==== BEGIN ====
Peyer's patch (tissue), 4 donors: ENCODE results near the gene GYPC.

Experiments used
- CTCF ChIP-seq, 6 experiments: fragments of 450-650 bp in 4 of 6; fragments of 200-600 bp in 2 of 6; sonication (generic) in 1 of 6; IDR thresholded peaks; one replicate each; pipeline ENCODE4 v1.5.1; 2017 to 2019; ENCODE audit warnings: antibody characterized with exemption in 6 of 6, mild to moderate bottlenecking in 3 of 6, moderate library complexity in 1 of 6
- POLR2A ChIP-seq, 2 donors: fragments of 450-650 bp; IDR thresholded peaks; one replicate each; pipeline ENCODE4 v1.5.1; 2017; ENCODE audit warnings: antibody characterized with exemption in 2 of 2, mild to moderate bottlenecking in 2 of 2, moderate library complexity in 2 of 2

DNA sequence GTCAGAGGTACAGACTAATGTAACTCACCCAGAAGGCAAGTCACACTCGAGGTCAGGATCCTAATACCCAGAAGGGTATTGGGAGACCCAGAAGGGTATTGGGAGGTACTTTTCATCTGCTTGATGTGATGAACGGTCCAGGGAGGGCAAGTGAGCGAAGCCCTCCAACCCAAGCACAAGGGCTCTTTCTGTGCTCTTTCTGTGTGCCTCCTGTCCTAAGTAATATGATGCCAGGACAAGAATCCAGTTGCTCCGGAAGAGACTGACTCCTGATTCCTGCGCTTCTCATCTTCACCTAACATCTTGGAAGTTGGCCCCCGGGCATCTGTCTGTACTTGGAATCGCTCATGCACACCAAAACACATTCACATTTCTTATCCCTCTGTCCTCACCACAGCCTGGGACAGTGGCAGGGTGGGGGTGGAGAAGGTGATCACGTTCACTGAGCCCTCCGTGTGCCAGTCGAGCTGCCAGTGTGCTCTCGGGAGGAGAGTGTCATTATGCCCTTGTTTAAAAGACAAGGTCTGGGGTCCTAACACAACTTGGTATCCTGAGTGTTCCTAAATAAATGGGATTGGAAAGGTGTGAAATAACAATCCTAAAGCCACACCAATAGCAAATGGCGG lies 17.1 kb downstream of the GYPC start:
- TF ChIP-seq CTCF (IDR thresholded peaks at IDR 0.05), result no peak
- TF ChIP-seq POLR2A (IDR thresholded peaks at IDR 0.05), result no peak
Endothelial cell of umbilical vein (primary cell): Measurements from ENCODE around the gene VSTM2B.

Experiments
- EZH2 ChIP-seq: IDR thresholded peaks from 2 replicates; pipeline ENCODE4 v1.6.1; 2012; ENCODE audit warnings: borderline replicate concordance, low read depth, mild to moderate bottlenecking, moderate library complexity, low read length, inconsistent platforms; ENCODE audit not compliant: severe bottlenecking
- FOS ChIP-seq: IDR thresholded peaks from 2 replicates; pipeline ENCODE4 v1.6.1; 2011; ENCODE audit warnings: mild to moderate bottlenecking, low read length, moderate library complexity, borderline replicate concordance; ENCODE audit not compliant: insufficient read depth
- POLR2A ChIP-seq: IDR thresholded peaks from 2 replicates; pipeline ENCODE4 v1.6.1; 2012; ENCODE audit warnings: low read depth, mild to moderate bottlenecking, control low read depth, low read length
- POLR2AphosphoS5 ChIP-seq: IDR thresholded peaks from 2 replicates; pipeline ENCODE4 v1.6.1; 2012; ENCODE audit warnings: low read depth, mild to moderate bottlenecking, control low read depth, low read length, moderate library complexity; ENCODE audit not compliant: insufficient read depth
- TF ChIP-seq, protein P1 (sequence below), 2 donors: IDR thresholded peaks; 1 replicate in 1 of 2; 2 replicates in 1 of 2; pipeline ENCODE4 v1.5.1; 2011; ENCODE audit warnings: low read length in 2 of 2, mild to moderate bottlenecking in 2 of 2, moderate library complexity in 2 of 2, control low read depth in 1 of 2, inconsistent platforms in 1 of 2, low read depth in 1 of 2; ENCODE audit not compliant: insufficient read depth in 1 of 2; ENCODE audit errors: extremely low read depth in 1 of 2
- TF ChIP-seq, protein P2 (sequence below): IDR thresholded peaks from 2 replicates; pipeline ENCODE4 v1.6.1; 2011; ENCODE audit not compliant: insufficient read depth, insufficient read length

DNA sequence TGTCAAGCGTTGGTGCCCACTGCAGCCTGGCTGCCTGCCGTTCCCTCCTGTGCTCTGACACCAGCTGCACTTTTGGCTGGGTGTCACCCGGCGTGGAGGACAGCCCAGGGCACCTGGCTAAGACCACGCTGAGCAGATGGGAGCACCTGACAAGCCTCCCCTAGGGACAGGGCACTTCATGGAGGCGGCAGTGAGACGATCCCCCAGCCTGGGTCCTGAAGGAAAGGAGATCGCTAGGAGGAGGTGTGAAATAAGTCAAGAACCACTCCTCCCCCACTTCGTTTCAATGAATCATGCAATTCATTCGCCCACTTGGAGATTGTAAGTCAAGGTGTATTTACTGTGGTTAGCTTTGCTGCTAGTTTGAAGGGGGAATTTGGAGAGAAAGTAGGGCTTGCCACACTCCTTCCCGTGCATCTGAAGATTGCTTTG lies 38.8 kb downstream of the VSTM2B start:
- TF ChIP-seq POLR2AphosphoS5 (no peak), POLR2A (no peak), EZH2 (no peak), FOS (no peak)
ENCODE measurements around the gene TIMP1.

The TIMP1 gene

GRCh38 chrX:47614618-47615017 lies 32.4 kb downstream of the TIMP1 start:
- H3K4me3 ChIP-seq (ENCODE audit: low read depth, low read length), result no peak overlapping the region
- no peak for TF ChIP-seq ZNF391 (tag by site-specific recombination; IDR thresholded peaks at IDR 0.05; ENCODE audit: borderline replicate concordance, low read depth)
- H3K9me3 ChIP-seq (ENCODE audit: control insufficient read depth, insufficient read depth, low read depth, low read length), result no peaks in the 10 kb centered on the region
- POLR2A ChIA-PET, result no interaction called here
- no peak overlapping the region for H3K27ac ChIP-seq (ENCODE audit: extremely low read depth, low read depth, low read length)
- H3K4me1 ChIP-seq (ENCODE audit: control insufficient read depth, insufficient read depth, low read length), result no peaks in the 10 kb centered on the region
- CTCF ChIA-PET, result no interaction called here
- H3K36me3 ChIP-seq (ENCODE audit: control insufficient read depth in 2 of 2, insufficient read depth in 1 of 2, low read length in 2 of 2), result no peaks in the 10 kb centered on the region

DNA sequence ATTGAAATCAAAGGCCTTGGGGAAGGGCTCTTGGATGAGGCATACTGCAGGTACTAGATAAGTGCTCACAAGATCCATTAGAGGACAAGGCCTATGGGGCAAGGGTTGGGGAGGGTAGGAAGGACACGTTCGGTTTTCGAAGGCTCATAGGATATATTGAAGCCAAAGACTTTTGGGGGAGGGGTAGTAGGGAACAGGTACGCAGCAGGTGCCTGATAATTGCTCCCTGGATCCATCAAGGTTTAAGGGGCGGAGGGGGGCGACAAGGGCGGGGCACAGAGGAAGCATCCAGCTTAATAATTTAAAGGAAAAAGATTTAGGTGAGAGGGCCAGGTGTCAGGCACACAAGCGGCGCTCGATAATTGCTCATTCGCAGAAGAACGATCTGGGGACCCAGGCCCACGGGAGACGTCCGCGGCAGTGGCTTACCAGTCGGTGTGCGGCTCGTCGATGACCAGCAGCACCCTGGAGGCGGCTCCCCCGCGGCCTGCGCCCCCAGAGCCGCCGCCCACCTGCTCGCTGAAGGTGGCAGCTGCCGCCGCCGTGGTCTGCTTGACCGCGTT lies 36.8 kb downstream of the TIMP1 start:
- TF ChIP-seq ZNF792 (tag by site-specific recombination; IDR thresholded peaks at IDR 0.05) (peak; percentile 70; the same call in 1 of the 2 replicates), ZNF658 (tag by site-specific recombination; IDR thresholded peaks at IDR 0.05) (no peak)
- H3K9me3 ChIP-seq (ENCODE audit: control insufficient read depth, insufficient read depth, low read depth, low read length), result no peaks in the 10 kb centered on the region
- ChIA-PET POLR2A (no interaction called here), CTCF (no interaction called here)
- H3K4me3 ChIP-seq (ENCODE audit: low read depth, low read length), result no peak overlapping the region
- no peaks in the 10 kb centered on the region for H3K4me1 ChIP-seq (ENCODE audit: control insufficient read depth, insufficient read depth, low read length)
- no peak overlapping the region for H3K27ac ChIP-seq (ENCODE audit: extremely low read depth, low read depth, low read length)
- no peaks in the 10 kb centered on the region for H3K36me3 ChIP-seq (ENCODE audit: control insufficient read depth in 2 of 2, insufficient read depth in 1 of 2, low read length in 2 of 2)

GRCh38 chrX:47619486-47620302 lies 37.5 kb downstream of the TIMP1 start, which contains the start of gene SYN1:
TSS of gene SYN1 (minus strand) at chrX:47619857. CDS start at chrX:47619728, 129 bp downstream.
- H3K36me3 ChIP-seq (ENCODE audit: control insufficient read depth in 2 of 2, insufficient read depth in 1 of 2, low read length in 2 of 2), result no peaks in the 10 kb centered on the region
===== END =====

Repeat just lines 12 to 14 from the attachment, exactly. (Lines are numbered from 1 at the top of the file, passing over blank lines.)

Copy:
- POLR2A ChIP-seq: IDR thresholded peaks from 2 replicates; pipeline ENCODE4 v1.6.1; 2012; ENCODE audit warnings: low read depth, mild to moderate bottlenecking, control low read depth, low read length
- POLR2AphosphoS5 ChIP-seq: IDR thresholded peaks from 2 replicates; pipeline ENCODE4 v1.6.1; 2012; ENCODE audit warnings: low read depth, mild to moderate bottlenecking, control low read depth, low read length, moderate library complexity; ENCODE audit not compliant: insufficient read depth
- TF ChIP-seq, protein P1 (sequence below), 2 donors: IDR thresholded peaks; 1 replicate in 1 of 2; 2 replicates in 1 of 2; pipeline ENCODE4 v1.5.1; 2011; ENCODE audit warnings: low read length in 2 of 2, mild to moderate bottlenecking in 2 of 2, moderate library complexity in 2 of 2, control low read depth in 1 of 2, inconsistent platforms in 1 of 2, low read depth in 1 of 2; ENCODE audit not compliant: insufficient read depth in 1 of 2; ENCODE audit errors: extremely low read depth in 1 of 2